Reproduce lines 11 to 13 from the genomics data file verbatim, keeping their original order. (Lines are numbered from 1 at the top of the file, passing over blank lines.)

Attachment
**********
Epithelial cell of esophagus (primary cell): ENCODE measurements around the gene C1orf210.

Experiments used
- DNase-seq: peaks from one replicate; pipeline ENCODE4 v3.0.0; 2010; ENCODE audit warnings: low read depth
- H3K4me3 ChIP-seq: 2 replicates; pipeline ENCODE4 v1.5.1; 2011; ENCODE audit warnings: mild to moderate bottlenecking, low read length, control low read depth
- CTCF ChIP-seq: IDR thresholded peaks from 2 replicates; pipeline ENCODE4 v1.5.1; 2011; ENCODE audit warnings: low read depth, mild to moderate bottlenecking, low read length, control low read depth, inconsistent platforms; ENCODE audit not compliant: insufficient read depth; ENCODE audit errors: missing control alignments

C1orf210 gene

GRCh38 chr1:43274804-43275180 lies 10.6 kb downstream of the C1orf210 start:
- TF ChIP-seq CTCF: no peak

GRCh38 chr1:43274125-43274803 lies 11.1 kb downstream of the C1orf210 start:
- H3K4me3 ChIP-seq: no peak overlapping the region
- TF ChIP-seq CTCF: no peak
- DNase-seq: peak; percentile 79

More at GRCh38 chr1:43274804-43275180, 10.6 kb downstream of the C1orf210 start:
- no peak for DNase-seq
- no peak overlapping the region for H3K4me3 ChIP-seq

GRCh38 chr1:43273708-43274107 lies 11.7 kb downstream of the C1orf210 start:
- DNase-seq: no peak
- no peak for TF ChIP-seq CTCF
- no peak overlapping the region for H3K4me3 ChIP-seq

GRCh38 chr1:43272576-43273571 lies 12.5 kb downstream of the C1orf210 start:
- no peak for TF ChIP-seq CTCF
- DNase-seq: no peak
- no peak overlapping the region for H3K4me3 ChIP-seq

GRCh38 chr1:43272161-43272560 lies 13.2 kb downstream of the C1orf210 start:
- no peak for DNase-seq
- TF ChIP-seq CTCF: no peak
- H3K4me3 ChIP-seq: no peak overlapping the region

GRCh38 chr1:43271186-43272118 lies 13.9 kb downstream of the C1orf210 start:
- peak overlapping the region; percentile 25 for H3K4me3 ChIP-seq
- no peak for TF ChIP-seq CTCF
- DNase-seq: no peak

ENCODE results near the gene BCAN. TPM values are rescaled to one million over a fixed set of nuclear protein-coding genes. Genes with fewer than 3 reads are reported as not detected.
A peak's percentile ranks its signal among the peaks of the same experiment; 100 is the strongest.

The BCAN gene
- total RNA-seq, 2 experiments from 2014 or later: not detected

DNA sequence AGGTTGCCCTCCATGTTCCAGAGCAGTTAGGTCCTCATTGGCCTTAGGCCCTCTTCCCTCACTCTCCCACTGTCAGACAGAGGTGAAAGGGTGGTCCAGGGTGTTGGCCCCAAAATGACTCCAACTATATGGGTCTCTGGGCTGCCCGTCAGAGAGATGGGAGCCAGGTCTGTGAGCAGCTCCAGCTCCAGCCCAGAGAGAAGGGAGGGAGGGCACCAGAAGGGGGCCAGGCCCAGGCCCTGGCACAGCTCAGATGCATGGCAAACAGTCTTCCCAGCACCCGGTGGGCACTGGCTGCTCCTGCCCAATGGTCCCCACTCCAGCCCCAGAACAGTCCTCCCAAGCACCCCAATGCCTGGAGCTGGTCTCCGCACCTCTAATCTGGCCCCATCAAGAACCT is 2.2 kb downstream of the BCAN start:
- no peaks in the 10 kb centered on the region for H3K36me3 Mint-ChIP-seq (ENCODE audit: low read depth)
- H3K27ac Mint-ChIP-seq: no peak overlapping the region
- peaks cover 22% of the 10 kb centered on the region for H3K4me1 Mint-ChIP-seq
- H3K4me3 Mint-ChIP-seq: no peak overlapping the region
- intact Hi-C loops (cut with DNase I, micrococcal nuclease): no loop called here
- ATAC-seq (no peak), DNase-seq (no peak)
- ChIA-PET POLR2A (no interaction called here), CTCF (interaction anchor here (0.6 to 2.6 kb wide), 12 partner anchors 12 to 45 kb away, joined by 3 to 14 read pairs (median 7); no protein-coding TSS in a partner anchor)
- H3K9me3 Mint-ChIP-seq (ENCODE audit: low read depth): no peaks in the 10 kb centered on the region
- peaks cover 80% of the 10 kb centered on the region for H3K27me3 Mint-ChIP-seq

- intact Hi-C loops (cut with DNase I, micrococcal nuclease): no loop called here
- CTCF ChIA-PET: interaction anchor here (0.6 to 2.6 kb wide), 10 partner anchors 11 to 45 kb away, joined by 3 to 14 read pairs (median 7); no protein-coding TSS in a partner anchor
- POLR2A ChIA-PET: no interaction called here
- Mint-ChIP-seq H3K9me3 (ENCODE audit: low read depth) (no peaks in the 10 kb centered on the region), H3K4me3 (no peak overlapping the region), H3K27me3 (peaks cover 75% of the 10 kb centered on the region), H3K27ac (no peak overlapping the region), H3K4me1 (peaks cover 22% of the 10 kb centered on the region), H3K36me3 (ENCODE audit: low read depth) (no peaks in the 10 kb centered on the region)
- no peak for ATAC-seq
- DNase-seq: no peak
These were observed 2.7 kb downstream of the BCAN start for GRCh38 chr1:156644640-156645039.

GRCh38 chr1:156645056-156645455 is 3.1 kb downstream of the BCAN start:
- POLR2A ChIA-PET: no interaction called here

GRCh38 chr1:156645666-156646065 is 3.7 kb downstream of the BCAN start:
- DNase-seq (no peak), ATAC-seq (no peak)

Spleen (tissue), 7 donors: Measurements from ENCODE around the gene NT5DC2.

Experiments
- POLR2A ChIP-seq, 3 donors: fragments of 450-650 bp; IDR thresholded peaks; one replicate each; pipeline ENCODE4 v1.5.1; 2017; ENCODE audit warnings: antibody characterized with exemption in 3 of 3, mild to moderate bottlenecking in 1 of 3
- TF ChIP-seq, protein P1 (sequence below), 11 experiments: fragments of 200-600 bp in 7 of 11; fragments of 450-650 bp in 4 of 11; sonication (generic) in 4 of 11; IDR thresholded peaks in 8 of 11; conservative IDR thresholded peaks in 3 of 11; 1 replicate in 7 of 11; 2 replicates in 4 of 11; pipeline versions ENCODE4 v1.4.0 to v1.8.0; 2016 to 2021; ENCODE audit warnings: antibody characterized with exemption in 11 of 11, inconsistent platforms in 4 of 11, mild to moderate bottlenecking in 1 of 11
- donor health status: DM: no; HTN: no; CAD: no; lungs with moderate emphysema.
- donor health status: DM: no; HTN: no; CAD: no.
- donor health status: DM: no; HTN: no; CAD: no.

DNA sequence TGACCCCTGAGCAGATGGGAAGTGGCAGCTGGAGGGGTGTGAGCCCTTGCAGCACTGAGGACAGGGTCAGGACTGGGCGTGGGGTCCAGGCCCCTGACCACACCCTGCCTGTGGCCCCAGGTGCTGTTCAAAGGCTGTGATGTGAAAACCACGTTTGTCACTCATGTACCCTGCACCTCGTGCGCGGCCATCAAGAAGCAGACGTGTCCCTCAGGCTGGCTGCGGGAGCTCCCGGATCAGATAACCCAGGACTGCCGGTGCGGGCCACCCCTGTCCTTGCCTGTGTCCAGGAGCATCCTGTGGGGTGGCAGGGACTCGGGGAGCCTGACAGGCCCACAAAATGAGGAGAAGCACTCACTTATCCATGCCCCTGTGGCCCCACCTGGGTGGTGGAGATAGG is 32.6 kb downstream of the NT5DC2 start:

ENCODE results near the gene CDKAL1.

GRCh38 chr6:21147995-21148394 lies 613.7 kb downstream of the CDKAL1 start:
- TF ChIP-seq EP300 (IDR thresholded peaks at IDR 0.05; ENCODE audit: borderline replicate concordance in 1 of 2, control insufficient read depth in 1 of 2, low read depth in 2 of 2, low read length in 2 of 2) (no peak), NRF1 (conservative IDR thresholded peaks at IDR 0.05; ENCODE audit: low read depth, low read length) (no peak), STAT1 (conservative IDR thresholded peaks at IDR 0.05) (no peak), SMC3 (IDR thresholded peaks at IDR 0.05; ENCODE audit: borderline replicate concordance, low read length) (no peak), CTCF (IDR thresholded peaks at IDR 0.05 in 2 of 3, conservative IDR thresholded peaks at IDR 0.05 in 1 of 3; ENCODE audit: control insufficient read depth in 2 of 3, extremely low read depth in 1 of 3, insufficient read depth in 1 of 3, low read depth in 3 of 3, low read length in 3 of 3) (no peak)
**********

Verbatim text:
- TF ChIP-seq CTCF: no peak
- DNase-seq: peak; percentile 79

More at GRCh38 chr1:43274804-43275180, 10.6 kb downstream of the C1orf210 start: